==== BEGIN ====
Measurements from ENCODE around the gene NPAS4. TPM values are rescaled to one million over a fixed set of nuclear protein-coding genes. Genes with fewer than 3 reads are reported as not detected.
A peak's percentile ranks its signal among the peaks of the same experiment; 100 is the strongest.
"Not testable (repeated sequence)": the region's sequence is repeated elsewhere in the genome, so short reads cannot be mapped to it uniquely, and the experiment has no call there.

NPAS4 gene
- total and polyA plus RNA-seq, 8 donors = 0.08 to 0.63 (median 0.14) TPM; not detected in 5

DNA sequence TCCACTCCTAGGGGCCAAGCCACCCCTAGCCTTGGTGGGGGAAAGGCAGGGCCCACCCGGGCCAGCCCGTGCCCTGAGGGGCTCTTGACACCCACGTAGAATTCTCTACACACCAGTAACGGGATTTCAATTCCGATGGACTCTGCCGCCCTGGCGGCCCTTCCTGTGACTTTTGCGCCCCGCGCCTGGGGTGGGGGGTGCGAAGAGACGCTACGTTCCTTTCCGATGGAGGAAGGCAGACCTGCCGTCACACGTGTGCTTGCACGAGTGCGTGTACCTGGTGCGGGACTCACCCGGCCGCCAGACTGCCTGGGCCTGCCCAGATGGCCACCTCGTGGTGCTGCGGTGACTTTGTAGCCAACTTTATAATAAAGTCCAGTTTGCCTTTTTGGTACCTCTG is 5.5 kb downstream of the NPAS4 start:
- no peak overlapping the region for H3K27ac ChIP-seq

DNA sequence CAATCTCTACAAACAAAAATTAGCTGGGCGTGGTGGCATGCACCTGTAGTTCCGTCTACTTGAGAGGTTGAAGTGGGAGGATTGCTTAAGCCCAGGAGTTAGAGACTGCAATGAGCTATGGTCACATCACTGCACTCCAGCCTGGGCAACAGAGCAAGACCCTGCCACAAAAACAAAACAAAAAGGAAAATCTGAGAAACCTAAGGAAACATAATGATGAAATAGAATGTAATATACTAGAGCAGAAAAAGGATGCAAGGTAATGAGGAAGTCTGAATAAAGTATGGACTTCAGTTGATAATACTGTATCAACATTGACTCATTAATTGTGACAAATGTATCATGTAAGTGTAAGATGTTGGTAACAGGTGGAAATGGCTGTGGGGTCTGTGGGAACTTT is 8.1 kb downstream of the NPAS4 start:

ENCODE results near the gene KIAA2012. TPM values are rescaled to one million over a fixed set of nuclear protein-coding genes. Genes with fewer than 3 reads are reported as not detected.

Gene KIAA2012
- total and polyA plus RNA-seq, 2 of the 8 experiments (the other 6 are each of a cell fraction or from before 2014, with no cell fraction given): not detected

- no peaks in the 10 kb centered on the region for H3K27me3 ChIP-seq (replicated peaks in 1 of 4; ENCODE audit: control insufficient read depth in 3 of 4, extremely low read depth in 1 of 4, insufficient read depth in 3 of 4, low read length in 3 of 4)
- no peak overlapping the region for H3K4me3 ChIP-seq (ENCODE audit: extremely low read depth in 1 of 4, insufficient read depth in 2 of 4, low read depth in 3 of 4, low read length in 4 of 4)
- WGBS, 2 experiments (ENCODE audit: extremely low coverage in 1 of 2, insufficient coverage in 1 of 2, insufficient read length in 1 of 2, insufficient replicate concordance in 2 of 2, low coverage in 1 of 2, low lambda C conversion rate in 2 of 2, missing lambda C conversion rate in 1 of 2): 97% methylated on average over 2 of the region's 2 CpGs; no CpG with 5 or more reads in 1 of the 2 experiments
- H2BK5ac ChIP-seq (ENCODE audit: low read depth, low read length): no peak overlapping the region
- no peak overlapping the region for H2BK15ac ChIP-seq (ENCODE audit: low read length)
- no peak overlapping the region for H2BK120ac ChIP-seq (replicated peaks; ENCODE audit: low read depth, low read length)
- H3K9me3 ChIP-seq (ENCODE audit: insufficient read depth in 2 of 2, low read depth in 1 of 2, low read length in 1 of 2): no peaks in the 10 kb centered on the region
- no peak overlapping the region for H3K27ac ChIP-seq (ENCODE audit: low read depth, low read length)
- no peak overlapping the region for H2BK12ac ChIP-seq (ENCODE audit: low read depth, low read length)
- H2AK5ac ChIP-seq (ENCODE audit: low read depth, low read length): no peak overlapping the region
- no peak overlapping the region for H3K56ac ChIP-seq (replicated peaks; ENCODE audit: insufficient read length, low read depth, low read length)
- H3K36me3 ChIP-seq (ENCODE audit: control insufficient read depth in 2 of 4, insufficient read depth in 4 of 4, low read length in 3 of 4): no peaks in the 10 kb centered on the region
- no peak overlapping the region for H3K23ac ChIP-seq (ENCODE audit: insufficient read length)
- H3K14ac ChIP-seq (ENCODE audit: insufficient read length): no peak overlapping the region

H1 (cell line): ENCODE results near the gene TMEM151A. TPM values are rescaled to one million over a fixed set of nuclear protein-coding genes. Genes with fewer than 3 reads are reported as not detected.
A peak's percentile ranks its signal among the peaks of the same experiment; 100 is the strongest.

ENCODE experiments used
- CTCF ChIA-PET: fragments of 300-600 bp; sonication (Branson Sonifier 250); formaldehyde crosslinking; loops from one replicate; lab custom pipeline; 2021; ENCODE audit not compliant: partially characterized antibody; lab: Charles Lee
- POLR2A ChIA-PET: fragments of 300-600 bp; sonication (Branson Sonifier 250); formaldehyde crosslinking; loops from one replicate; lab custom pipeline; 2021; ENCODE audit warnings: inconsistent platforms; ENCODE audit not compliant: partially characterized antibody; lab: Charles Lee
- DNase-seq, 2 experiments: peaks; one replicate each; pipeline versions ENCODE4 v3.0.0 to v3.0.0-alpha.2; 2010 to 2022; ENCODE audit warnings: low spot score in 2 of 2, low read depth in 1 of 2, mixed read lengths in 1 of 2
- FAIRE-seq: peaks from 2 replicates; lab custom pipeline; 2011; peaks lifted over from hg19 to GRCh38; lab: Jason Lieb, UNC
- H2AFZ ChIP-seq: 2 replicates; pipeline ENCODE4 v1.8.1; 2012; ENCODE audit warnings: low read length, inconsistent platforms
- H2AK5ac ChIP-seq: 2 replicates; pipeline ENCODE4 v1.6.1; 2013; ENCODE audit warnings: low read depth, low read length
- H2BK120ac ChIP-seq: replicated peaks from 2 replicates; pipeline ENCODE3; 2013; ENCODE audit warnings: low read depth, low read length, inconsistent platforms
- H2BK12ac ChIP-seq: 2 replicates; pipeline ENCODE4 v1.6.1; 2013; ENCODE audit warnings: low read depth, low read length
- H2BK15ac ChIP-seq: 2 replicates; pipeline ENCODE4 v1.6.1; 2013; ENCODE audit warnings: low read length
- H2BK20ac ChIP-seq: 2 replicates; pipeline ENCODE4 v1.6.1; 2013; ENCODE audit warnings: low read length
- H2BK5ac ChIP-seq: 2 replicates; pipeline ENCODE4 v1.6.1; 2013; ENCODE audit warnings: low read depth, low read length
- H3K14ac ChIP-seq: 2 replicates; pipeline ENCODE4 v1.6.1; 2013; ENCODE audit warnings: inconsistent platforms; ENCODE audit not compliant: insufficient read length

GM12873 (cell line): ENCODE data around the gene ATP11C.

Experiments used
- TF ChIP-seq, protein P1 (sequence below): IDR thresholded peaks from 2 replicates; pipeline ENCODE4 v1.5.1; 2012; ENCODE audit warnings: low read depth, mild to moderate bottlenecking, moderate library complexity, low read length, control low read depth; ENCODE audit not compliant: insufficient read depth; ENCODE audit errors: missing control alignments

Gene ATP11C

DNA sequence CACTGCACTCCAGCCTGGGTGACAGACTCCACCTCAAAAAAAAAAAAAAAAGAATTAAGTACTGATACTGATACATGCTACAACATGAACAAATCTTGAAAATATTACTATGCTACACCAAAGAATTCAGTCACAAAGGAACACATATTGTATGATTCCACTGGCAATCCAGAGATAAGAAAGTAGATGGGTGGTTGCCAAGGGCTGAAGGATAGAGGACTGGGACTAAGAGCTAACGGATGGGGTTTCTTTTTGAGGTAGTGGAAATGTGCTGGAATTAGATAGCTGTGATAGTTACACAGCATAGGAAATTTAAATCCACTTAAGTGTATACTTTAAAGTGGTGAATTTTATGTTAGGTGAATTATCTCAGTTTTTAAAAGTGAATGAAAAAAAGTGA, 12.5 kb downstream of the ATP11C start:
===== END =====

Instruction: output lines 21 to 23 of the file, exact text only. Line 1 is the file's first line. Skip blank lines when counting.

- H2AK5ac ChIP-seq (ENCODE audit: low read depth, low read length): no peak overlapping the region
- no peak overlapping the region for H3K56ac ChIP-seq (replicated peaks; ENCODE audit: insufficient read length, low read depth, low read length)
- H3K36me3 ChIP-seq (ENCODE audit: control insufficient read depth in 2 of 4, insufficient read depth in 4 of 4, low read length in 3 of 4): no peaks in the 10 kb centered on the region